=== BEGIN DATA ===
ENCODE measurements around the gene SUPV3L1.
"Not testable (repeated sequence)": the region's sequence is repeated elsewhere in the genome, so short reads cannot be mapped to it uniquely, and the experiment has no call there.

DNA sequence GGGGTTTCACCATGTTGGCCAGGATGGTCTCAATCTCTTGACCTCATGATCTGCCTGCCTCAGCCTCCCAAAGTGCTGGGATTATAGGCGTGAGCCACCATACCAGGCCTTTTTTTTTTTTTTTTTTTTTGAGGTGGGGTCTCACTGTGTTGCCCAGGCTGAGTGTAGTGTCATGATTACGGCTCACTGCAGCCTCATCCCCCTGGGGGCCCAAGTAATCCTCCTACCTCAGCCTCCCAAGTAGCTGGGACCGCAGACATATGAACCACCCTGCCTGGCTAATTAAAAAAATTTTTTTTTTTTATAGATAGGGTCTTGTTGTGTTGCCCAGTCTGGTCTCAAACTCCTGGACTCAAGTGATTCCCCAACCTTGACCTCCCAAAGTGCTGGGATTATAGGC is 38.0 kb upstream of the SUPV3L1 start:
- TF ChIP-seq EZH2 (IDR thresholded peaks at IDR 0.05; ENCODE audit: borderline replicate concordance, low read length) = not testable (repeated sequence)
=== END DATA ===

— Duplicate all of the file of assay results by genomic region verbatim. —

ENCODE measurements around the gene SUPV3L1.
"Not testable (repeated sequence)": the region's sequence is repeated elsewhere in the genome, so short reads cannot be mapped to it uniquely, and the experiment has no call there.

DNA sequence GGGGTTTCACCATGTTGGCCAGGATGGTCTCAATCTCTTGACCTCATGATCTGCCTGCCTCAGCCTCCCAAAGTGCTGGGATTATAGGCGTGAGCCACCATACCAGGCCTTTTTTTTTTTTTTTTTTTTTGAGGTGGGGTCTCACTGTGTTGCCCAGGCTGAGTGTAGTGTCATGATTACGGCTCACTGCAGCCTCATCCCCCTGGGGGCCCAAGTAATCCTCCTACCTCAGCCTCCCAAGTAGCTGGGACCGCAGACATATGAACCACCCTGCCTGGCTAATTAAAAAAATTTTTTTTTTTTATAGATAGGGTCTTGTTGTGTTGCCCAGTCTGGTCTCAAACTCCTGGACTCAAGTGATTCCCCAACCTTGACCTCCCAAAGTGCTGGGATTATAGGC is 38.0 kb upstream of the SUPV3L1 start:
- TF ChIP-seq EZH2 (IDR thresholded peaks at IDR 0.05; ENCODE audit: borderline replicate concordance, low read length) = not testable (repeated sequence)